When it comes to dealing with money, we definitely want control flow to be performed on the client, not the network, since you should get to decide when you spend your own money. That means that once a transaction is published, its behaviour should already have been determined. Any dependencies required to produce a valid state transition should already have been executed on the client by the time you publish. Whereas an ethereum smart contract has been delegated control over money, the control flow is now public, and open to attack. Only the input and the resulting state transition is dataflow.

Bitcoin's 'limitations' force you to do these prior to signing the release of the transaction, protecting yourself from attack, and protecting the network from a tragedy of the commons. If you want to authorise delegating control over funds, you don't need a fancy turing-complete scripting language, with full view of the rest of the state. You simply need to transfer to them a permission or access right that represents an additional role in the authorship of a transaction, which could be as simple as m-of-n parties must agree, and if they sign, they inherently agreed. Whatever protocol you needed to come to between yourself was able to happen without bothering the rest of the network.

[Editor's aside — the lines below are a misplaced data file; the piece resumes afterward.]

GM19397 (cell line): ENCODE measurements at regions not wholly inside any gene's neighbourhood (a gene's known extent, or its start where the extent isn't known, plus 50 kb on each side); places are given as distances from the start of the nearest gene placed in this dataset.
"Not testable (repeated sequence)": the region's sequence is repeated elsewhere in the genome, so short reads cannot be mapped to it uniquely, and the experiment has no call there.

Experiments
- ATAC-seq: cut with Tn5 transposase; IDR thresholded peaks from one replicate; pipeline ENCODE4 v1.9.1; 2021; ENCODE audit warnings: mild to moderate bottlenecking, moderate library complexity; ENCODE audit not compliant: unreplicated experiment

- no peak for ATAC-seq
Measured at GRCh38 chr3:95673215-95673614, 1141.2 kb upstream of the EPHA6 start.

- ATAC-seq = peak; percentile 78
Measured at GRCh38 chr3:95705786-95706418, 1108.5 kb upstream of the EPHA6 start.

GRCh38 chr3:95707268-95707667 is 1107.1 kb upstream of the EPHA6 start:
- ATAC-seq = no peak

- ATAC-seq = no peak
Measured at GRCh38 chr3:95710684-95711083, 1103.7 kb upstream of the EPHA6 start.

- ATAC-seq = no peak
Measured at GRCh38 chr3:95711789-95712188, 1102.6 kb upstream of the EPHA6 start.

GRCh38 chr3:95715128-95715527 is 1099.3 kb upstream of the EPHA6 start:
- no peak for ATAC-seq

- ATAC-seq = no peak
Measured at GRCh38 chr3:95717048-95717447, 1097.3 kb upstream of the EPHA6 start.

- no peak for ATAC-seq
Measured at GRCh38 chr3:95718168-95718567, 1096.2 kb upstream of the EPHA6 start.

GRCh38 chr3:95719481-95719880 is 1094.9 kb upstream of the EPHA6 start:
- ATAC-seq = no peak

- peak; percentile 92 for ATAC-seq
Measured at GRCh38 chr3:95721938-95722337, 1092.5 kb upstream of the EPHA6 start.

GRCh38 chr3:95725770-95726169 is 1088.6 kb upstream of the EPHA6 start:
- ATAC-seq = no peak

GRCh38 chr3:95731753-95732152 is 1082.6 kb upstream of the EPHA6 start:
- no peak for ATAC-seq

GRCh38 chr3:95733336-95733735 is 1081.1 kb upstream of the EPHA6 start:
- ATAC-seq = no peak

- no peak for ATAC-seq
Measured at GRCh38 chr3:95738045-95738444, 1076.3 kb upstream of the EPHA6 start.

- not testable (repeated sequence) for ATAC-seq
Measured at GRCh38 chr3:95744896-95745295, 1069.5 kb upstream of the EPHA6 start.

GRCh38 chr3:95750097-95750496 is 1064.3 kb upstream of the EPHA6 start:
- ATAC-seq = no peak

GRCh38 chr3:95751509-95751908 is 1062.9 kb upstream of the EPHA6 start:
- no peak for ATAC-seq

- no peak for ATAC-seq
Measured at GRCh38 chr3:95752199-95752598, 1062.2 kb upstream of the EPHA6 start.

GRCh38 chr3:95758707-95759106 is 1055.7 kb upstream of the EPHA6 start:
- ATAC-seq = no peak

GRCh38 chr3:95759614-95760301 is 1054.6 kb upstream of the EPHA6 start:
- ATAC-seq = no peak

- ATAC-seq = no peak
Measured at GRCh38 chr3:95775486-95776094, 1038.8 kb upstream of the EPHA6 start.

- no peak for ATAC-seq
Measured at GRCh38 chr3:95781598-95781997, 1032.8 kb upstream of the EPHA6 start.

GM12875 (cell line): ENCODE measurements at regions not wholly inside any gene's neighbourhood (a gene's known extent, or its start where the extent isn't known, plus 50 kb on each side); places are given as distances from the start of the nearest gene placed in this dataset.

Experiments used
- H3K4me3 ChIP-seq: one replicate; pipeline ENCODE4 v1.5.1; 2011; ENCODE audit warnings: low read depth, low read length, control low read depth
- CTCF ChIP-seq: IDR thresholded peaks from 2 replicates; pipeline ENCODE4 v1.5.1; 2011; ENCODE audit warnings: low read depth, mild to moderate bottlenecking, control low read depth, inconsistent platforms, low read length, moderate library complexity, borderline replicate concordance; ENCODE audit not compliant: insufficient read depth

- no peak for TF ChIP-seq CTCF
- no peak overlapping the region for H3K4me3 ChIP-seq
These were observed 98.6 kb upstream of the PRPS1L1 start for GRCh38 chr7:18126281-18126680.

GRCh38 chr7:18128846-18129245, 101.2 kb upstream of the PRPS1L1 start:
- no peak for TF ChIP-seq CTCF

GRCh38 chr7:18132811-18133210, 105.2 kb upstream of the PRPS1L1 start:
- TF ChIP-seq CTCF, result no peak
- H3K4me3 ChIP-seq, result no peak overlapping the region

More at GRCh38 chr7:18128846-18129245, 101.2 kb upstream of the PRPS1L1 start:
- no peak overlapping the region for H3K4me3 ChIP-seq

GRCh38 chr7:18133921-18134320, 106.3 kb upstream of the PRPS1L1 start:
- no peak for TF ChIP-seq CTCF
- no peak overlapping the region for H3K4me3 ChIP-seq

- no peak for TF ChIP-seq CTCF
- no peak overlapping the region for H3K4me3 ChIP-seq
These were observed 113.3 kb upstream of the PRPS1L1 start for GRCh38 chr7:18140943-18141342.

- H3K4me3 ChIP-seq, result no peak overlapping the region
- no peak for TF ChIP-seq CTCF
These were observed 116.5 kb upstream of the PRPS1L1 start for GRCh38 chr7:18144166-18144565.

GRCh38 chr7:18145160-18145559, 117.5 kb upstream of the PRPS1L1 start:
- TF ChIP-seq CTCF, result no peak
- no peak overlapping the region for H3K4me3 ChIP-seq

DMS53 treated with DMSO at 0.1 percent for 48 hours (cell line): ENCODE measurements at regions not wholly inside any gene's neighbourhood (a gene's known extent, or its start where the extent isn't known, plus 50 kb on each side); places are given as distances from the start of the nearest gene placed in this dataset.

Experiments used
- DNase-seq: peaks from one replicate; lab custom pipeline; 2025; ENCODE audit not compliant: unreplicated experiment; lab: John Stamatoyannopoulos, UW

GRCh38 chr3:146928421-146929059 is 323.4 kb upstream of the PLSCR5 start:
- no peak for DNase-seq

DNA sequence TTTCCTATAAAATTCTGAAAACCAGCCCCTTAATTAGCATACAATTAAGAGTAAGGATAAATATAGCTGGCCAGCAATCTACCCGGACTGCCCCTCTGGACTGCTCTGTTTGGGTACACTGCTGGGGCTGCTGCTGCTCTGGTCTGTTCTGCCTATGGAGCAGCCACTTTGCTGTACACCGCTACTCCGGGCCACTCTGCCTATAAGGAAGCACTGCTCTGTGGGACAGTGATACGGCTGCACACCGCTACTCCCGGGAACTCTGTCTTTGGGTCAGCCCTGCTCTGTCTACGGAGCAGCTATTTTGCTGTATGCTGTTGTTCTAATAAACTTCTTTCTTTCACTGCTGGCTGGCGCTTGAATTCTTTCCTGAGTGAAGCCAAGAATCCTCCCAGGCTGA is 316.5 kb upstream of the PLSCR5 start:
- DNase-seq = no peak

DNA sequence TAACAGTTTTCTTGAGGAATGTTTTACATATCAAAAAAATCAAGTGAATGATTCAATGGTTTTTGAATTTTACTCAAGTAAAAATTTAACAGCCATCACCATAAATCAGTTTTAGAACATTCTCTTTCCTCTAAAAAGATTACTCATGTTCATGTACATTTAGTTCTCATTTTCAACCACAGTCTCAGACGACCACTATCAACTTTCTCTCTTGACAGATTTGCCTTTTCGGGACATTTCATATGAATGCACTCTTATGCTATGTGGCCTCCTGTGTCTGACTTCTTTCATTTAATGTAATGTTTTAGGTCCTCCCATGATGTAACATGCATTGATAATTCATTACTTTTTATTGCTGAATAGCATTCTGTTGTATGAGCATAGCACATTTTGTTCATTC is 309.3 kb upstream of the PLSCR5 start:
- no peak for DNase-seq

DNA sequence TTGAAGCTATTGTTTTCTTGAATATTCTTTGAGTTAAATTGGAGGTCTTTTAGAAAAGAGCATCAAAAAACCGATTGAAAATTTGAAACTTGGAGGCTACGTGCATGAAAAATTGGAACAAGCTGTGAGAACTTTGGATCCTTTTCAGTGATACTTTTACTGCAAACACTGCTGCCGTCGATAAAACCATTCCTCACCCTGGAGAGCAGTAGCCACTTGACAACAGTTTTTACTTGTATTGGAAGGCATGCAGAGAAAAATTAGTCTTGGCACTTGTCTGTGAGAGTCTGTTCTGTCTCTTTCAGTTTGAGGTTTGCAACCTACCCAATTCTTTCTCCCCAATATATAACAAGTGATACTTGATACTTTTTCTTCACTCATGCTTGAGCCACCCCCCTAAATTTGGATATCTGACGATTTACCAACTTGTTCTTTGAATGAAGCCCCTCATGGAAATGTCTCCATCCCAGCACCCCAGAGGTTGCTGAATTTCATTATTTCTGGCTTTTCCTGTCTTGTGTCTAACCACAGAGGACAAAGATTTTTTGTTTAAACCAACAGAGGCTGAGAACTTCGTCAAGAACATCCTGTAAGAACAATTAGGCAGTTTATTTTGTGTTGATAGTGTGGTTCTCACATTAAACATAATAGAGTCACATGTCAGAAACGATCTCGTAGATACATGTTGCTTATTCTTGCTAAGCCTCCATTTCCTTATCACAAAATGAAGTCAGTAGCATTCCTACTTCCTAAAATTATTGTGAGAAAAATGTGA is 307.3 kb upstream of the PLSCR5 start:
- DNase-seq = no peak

The important thing about separating control flow and data flow is pruned dependencies. By placing transactions into valid-or-invalid buckets, making transactions blind to the rest of the state, and being explicit about the value of a transaction is that the whole graph becomes extremely parallelisable and scalable, simply by only submitting signed outputs to the network as opposed to inputs. You can remove all complex dependent logic to only happen once at the edge, and the fact that it produced a valid output was all that the network needed to accept the entire computation.

That leads us into the scalability conversation, but I'll get into that in a future post.

Thanks to Taulant Ramabaja and Tim Pastoor for giving me feedback earlier versions of this post.